gms | German Medical Science

56. Jahrestagung der Deutschen Gesellschaft für Neurochirurgie e. V. (DGNC)
3èmes journées françaises de Neurochirurgie (SFNC)

Deutsche Gesellschaft für Neurochirurgie e. V.
Société Française de Neurochirurgie

07. bis 11.05.2005, Strasbourg

Differences in the management of aneurysmal subarachnoid haemorrhage in Germany: further analyses from a survey of practice among 100 neurosurgical departments

Unterschiede in der Behandlung aneurysmatischer Subarachnoidalblutungen in Deutschland: weitere Ergebnisse einer Umfrage unter 100 neurochirurgischen Kliniken

Meeting Abstract

  • corresponding author O. W. Sakowitz - Abteilung für Neurochirurgie, Universitätsklinikum Heidelberg
  • D. Vucak - Abteilung für Neurochirurgie, Universitätsklinikum Heidelberg
  • K. L. Kiening - Abteilung für Neurochirurgie, Universitätsklinikum Heidelberg
  • A. W. Unterberg - Abteilung für Neurochirurgie, Universitätsklinikum Heidelberg

Deutsche Gesellschaft für Neurochirurgie. Société Française de Neurochirurgie. 56. Jahrestagung der Deutschen Gesellschaft für Neurochirurgie e.V. (DGNC), 3èmes journées françaises de Neurochirurgie (SFNC). Strasbourg, 07.-11.05.2005. Düsseldorf, Köln: German Medical Science; 2005. Doc10.05.-10.06

Die elektronische Version dieses Artikels ist vollständig und ist verfügbar unter: http://www.egms.de/de/meetings/dgnc2005/05dgnc0135.shtml

Veröffentlicht: 4. Mai 2005

© 2005 Sakowitz et al.
Dieser Artikel ist ein Open Access-Artikel und steht unter den Creative Commons Lizenzbedingungen (http://creativecommons.org/licenses/by-nc-nd/3.0/deed.de). Er darf vervielf&aauml;ltigt, verbreitet und &oauml;ffentlich zug&aauml;nglich gemacht werden, vorausgesetzt dass Autor und Quelle genannt werden.


Gliederung

Text

Objective

To assess differences in the management of aneurysmal subarachnoid haemorrhage (SAH) in Germany. Different groups were identified according to responds of a conducted postal survey.

Methods

A postal survey was conducted between March and September 2004. Participants were representatives of neurosurgical departments in Germany (n=130). The response rate was 77% (n=100). Respondents, who indicated (A) high case-loads or (B) preference for endovascular treatment options, were identified. Arbitrary thresholds of more than 50 SAH cases treated per year and more than 50% endovascular treatments were chosen, respectively. Subgroup analyses were done and Fisher’s exact test was used to prove statistical significance (p<0.05).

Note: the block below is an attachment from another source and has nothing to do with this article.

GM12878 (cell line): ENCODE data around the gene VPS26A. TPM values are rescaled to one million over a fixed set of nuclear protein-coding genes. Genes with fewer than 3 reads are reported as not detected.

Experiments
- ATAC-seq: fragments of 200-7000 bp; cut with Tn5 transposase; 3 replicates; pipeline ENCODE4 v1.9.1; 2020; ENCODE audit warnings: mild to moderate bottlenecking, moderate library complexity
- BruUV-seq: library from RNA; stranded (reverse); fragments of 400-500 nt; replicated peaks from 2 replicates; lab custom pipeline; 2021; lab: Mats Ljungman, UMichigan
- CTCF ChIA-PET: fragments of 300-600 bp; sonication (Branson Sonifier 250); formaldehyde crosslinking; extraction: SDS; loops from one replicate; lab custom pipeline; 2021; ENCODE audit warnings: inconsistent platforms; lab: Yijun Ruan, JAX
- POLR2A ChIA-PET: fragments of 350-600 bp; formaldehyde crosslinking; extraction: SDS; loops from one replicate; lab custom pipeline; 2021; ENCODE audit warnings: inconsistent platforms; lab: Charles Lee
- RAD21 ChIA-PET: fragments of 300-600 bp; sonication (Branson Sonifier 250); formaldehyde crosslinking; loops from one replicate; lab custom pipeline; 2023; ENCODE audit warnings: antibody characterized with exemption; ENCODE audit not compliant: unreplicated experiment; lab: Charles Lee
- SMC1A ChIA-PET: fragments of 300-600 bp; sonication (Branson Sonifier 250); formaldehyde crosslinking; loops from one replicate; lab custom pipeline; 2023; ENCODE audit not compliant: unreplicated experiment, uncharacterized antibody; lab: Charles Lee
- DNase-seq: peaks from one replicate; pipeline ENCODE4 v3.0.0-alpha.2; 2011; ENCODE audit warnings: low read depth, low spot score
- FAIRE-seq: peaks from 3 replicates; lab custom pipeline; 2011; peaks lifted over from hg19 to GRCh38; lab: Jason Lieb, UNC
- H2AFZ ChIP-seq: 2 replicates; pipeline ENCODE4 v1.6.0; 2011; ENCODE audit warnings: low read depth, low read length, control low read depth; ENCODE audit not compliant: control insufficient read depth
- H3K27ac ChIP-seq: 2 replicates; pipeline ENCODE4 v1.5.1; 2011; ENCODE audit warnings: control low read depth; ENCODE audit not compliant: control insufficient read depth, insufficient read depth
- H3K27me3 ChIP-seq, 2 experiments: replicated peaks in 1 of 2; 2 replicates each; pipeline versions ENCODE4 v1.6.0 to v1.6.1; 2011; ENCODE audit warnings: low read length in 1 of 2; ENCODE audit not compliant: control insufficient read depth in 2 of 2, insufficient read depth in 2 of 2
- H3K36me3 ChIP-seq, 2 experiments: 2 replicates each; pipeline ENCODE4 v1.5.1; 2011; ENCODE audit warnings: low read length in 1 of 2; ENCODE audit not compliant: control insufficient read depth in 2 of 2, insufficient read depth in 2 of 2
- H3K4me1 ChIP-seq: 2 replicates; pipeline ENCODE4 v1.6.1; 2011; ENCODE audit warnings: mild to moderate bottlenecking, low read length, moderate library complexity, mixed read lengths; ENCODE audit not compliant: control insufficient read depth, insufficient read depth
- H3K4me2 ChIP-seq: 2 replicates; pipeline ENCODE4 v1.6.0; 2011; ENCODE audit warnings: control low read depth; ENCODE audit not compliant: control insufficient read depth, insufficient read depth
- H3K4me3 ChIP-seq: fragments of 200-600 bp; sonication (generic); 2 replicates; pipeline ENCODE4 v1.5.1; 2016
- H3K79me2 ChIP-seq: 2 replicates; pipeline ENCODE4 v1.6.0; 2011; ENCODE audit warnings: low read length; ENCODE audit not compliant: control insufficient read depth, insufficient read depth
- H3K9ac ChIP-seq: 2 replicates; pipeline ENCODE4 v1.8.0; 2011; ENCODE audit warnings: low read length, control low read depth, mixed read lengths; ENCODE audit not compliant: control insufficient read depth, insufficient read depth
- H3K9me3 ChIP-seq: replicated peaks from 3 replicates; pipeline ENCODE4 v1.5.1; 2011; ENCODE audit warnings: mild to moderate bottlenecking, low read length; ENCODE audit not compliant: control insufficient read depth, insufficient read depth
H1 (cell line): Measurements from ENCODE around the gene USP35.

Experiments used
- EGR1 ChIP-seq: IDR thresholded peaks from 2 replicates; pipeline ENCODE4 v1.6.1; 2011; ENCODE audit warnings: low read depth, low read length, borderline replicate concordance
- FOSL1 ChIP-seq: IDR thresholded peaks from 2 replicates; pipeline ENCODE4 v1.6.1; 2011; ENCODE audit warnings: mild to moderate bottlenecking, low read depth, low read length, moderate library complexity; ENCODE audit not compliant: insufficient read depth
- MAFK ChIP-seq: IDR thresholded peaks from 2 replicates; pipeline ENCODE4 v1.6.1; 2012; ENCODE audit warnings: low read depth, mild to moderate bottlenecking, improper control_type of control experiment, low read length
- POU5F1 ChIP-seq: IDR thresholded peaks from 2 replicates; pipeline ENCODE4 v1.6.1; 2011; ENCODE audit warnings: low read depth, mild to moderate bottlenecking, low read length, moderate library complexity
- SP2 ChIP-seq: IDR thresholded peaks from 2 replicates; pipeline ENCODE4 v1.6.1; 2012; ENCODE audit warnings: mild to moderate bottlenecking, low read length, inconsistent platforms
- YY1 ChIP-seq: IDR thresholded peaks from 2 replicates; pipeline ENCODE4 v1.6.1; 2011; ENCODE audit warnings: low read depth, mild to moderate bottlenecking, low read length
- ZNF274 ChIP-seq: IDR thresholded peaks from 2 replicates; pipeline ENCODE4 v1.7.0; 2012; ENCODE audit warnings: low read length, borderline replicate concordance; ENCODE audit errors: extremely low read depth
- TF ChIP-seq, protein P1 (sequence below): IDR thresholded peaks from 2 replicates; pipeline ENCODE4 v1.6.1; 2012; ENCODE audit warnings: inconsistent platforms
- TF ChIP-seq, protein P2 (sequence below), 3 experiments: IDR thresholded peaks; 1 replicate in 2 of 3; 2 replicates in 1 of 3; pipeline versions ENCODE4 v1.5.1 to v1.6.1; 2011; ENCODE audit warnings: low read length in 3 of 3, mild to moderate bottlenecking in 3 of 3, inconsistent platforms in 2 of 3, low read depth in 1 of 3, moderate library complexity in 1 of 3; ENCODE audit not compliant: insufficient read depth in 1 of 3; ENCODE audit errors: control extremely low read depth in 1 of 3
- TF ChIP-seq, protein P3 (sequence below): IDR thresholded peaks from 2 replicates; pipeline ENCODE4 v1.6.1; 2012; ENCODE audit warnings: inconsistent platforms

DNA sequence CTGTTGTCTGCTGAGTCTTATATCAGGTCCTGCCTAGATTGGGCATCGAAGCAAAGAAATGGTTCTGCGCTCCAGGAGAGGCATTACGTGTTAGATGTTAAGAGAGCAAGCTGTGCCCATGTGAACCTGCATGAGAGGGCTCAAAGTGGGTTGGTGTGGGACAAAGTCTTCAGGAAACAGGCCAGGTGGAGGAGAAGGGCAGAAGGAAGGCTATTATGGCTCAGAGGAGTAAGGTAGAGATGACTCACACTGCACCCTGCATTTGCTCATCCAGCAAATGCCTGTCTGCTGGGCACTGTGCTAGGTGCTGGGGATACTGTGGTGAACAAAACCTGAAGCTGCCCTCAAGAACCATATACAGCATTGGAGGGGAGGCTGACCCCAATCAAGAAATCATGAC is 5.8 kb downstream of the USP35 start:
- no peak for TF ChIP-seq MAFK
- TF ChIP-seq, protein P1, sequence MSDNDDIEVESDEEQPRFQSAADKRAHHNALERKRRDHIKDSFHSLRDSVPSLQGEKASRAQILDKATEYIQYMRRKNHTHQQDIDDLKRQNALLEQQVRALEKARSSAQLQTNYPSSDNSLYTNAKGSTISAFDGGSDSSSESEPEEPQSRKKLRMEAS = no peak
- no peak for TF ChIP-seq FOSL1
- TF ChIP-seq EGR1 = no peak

Results

In 17 of 100 respondents, an overlap between high-volume centres and centres with preference for endovascular treatment option was encountered. (A) Forty-three high-volume institutions were identified. A higher intensive care capacity, utilization of objective scales and protocols in the treatment of vasospasm and follow-up became evident. Poor-grade SAH patients tend to be treated earlier. Endovascular treatment was more likely available and more likely to be used, even in anterior-circulation aneurysms. Sophisticated monitoring techniques, i.e. tissue oximetry and pulse-integrated cardiac output measurement, are used in more than 50% in this group. (B) A total 37 of respondents with preference for endovascular treatment options for SAH was identified. More than 95% indicated frequent use of endovascular treatment options for anterior circulation aneurysms. Intraoperative use of electrophysiological monitoring was encountered more frequently. (A/B) In both groups, occasional use of cerebral bypass surgery, induced cardiac arrest and cisternal thrombolysis, as well as endovascular treatment of cerebral vasospasm was frequently indicated.

Conclusions

High-volume centres are more likely to specialize in standardization of care and intensive care treatment. In centres with preference for endovascular treatment this is more or less restricted to the method of aneurysm obliteration. Future directives in the clinical management of SAH will have to take these differences into account.